Submitted to: Microbiology
Publication Type: Peer Reviewed Journal
Publication Acceptance Date: 10/30/2011
Publication Date: 2/1/2012
Citation: Kruczek, C., Wachtel, M., Alabady, M., Payton, P.R., Colmer-Hamood, J., Hamood, A. 2012. Serum albumin alters the expression of Pseudomonas aeruginosa Iron Controlled Genes. Microbiology. 158:323-367. Interpretive Summary: Pseudomonas aeruginosa, which causes serious infections in immunocompromised patients, produces numerous virulence factors including exotoxin A and the siderophore pyoverdine. As production of these virulence factors is influenced by the host environment, we examined the effect serum has on global transcription within P. aeruginosa at different phases of growth. At early exponential phase, serum significantly enhanced expression of 154 genes, most repressed by iron and which carry binding sequences for the ferric uptake regulator Fur or the Fur-regulated sigma factor PvdS. Transcriptional fusion analyses confirmed serum enhances expression of toxA, pvdA, and their regulatory genes regA and pvdS, yet does not interfere with the repression of these genes by iron. The effect on regA expression does not occur through Fur but requires functional PvdS. While complement inactivation failed to eliminate this effect albumin absorption reduced the effect of serum on pvdS and regA expression. Albumin does not mediate this effect in its role as an iron-binding protein, since holotransferrin did not affect pvdA, pvdS, or regA expression. We propose serum albumin plays a critical role in P. aeruginosa virulence during early phases of infection by enhancing the expression iron16 controlled genes through a Fur-independent mechanism not related to albumin-associated iron.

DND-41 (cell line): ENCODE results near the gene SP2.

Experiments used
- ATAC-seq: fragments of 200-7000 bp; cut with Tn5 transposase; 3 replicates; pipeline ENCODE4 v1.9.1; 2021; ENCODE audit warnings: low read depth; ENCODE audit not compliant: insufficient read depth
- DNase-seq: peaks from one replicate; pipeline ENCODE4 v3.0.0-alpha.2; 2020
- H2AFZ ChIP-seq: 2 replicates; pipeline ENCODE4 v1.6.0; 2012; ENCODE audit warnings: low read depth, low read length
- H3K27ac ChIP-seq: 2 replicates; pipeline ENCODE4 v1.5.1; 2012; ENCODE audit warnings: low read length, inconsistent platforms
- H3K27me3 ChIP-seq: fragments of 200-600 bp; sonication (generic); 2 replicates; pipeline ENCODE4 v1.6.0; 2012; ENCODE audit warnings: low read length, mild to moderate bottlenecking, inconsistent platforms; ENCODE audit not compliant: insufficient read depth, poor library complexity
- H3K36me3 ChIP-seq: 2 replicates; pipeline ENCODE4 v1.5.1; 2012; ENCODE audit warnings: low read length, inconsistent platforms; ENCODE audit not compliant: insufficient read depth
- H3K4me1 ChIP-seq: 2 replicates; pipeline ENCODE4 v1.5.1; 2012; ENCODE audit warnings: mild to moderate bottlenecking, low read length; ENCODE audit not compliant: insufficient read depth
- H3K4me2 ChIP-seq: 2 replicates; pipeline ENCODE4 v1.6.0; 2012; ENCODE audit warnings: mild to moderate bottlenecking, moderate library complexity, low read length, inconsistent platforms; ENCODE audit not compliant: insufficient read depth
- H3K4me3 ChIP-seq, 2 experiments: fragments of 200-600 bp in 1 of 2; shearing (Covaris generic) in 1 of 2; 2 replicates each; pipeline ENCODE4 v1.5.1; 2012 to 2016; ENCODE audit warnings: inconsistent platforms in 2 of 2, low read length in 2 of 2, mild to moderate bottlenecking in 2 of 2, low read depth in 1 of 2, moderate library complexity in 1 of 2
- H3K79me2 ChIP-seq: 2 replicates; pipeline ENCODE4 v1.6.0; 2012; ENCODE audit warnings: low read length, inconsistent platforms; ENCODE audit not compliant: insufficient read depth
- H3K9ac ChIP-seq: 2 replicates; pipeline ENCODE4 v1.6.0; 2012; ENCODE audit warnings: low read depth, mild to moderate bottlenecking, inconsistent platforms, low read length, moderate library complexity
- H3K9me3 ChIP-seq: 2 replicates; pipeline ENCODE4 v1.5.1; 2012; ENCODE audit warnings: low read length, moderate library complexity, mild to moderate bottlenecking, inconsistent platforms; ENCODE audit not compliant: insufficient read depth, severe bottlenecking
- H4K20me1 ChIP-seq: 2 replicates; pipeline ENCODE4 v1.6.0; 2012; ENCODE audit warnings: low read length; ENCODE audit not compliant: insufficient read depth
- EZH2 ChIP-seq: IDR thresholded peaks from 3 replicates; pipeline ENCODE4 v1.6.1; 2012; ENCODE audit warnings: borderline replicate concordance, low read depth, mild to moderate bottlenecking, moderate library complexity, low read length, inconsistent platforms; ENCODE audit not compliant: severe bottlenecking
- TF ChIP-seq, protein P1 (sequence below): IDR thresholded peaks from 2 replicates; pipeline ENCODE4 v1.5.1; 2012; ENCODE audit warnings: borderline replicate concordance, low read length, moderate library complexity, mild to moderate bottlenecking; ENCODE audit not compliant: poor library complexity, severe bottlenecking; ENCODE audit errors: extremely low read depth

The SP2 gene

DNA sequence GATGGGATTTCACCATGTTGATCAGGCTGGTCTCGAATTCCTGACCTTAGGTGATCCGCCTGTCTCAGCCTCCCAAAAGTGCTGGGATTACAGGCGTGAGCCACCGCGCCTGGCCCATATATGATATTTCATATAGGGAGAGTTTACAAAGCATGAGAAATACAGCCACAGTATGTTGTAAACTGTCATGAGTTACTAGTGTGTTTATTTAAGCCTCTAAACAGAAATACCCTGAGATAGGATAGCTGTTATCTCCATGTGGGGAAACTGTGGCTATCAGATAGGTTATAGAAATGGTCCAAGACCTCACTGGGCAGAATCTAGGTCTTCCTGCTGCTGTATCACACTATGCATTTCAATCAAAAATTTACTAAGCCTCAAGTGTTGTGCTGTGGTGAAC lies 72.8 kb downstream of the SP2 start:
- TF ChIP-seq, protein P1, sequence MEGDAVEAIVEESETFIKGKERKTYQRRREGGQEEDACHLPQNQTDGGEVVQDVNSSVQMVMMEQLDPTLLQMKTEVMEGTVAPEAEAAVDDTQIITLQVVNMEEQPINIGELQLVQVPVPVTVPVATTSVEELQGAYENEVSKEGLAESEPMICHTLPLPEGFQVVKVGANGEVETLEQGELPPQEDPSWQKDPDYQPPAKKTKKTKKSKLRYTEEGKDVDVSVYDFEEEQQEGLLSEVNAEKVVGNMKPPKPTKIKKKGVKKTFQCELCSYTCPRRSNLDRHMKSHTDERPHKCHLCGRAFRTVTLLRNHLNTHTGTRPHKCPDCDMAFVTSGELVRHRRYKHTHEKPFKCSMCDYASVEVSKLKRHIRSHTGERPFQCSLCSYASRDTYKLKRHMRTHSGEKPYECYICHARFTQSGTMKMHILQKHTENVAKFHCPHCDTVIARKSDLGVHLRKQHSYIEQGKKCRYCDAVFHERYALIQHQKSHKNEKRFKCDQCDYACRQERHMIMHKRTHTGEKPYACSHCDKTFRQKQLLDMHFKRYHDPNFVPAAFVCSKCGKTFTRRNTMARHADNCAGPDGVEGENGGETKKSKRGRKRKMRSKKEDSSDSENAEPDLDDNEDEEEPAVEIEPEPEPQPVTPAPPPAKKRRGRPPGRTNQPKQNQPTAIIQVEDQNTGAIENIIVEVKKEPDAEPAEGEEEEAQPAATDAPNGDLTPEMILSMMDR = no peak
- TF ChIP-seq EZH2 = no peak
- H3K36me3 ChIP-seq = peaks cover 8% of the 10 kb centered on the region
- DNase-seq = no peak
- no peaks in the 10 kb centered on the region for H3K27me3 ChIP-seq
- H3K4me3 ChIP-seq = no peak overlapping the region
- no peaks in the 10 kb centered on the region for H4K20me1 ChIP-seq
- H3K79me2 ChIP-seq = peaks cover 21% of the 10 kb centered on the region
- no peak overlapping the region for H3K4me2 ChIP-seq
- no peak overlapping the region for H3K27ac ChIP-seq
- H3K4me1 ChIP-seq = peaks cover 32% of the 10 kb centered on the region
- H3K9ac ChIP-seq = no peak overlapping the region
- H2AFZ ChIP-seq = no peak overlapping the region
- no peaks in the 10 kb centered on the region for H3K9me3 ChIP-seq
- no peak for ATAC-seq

Technical Abstract: The objectives of this study were to examine the effect serum on global transcription within P. aeruginosa at different phases of growth and the role of iron in this regulation. Results presented in this study suggest a novel mechanism through which serum regulates the expression of different P. aeruginosa genes. The essential feature of this mechanism is its occurrence at early stages of growth and under iron-limited conditions. As shown by the results of the microarray analysis and confirmed by the transcriptional and translational fusion analyses, most of the serum-regulated genes are involved in either iron acquisition iron transport or iron storage. However, regulation of these genes by serum is opposite to their regulation by iron. Several of these serum-regulated genes also contain a Fur box within their upstream regions. Many genes that do not contain the Fur box contain and IS box and are regulated by PvdS, which carries a Fur box. Dispite this, their regulation by serum does not appear to be directly related to either iron or Fur. The loss of functional Fur did not interfere with the regulation of PAO1 pvdS or regA by serum. Our results showed that the phenomenon did not occur in response to the depletion of the intracellular pool of iron. Similarly, serum did not interfere with the repression of these genes by exogenous iron. Additionally, serum did not interfere with the repression of these two genes by the potential exogenous iron-chelator, NE. Furthermore, the base medium that we utilized for different serum-related experiments was the iron-deficient TSB-DC. Therefore, it is unlikely that the observed serum-induced regulation of these genes is due to an iron-chelating activity witin the serum.